Mothers also showed up, in person, to display their support.
Advocates, many of them mothers of children battling mental illness, wore neon pink stickers urging members to pass Helping Families.
Tanya Shuy of Maryland was one of them. She lost her 26-year-old daughter Caitlyn to suicide in early September. Less than two months later, she is determined to see a change in the system she says sent her daughter to the grave.
“The biggest problem was HIPAA,” Shuy said soft but assuredly. Despite her daughter receiving inpatient treatment for suicidal ideation, the mother explains, “No doctors would speak to me. The hospital won’t speak to me…I don’t have a doctor who’s told me, ‘This is what your daughter had.’”
That’s why she supports Murphy’s bill.
The current version of the Helping Families in Mental Health Crisis Act aims to clarify that mental health professionals are legally permitted to share critical diagnostic and treatment information with the parents or caregivers of patients experiencing serious mental illness.
Treatment or Prison Time
Supporters of Murphy’s bill like Rep. Susan Brooks (R-Ind.) also touted the benefits of routing patients to professionals rather than prisons.
Brooks, a former criminal defense attorney, echoed the sentiments of many members on both sides of the aisle. “Our jails and prisons have become the mental health hospitals and mental health facilities that used to be in place many years ago,” she said.
She concluded that the cycle only worsens over time, because, “it’s a downward spiral once they go into the criminal justice system.”
The left side of the aisle roundly praised Murphy’s steadfastness, but took issue with three major elements of his bill: erosion of patient privacy, lack of investment, and certain court-mandated treatment programs.
For instance, Rep. Pallone used his time to predict that, “the proposed changes to HIPAA would weaken the privacy rights of individuals with diagnosed mental illness in a manner that would be unheard of if it were suggest for patients with physical illness.”
Rep. Jan Schakowsky (D-Ill.) called mental health “a critical and emotional issue.” She even revealed personal ties to the issue, saying, “In my own immediate family we have struggled to find appropriate care for a loved one.” But that personal tie, Schakowsky says, is what keeps her from supporting the current version of Murphy’s bill, concluding that it doesn’t sufficiently invest in the nation’s mental health safety net.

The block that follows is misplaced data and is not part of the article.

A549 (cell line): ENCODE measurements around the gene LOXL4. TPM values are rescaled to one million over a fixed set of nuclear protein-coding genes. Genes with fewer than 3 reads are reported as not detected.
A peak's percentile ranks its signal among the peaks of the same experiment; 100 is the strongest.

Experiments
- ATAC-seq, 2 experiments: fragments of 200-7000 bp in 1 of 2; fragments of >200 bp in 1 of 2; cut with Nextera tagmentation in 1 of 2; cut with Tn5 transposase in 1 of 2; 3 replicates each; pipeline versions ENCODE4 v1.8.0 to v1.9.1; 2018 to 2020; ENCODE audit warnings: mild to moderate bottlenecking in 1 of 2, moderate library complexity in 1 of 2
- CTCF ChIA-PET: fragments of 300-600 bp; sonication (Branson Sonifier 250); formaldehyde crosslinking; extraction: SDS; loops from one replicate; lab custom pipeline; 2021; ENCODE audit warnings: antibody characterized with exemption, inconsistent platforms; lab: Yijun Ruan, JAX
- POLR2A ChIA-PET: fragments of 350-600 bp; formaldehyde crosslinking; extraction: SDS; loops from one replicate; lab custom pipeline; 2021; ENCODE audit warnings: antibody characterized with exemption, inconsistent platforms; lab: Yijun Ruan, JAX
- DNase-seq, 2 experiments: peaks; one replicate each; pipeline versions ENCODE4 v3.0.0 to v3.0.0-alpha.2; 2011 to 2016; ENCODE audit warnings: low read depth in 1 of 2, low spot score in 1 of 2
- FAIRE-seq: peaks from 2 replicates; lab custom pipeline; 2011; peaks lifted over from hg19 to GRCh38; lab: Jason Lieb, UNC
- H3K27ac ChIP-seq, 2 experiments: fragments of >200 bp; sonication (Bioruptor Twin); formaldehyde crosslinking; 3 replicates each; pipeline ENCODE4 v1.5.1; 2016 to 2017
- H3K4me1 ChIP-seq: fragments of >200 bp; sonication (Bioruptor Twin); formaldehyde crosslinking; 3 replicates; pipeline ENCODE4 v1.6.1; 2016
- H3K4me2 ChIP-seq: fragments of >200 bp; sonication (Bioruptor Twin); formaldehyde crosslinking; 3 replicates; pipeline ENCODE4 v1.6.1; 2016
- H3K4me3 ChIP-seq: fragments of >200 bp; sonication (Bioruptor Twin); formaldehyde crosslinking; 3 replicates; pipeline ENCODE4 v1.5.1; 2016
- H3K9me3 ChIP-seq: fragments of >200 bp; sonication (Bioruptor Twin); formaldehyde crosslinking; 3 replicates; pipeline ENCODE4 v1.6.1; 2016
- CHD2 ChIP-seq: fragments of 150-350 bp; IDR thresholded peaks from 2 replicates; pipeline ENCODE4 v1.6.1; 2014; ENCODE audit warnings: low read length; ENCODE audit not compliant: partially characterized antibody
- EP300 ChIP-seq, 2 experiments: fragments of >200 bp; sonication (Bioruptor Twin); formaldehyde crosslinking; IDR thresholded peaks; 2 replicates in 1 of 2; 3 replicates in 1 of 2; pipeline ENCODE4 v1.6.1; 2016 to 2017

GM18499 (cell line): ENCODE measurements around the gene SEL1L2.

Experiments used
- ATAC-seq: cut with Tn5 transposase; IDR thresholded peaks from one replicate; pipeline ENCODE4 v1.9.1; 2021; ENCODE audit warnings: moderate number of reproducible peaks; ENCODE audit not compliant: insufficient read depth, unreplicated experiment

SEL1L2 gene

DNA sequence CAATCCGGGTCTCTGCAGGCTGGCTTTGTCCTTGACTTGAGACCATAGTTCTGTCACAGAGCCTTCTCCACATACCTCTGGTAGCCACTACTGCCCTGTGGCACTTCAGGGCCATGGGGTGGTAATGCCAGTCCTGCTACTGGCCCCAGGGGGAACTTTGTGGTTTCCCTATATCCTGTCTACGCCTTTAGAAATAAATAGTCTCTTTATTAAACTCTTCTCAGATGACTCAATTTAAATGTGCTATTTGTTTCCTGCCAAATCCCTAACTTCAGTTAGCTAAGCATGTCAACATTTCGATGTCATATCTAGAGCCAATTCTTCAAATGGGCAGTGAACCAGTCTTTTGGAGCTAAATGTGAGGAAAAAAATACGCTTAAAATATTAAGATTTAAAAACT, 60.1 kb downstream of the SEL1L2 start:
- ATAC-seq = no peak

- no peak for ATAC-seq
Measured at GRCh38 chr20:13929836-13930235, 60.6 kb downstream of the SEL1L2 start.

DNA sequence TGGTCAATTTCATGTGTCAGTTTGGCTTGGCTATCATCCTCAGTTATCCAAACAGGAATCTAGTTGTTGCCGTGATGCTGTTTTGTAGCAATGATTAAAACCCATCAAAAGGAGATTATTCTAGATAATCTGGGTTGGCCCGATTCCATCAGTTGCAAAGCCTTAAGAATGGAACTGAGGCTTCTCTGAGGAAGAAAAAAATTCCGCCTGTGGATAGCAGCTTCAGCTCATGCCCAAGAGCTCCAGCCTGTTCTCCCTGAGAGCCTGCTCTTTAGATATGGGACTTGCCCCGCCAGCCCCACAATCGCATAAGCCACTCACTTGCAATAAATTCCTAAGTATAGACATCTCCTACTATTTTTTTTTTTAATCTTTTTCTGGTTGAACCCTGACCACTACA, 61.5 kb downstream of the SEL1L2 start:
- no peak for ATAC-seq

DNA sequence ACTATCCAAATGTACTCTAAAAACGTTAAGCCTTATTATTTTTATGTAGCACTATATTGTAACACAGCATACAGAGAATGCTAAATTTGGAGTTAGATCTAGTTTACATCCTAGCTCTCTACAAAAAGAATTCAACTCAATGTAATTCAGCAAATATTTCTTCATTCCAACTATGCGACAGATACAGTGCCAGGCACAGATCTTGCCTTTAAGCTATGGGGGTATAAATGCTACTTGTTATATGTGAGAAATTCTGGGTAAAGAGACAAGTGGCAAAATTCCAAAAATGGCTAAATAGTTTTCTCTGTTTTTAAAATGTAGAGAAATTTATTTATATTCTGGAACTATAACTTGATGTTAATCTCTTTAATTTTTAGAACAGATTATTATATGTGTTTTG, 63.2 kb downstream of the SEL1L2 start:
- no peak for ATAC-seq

“We simply cannot claim to be helping to solve this serious problem,” Schakowsky told attendees, since it cuts funding to SAMHSA’s substance abuse program. She then turned to her colleague from Pennsylvania, addressing him directly: “I plead with you, Mr. Murphy, we can do this. We can do this together.”
The final major sticking point is the assisted outpatient treatment (AOT) section, which would allow judges to order and enforce outpatient treatment programs rather than commit individuals to jail or inpatient facilities. Advocates say AOT ensures mental health problems are treated by professionals, not prison systems. On the other hand, opponents see it as a slippery slope of government overreach.
Wednesday will bring a first vote for Murphy’s mental health bill by the full health subcommittee. To become law, it would also require approval by the Energy Committee, House of Representatives, Senate and President Obama.
Similar mental health measures are percolating in the Senate, awaiting committee hearings. It’s unclear which proposal will prevail as the 114 Congress’ final mental health reform package, but a handful of options are currently moving to the fore.
GOP Changes Mental Health Bill, Seeking Dem Support
By Peter Sullivan The Hill November 3, 2015
Rep. Tim Murphy (R-Pa.) on Tuesday introduced an updated version of his sweeping mental health reform legislation that seeks to allay some of Democrats’ concerns.
The move comes the day before the bill is marked up in the House Energy and Commerce health subcommittee. The measure, billed as the Republican response to the mass shooting in Newtown, Conn., when it was first introduced in 2013, has been controversial and delayed for years, but is now moving forward.
The bill has some bipartisan support — 43 of its 154 cosponsors are Democrats — but Democrats on the Energy and Commerce committee have raised objections to several core parts.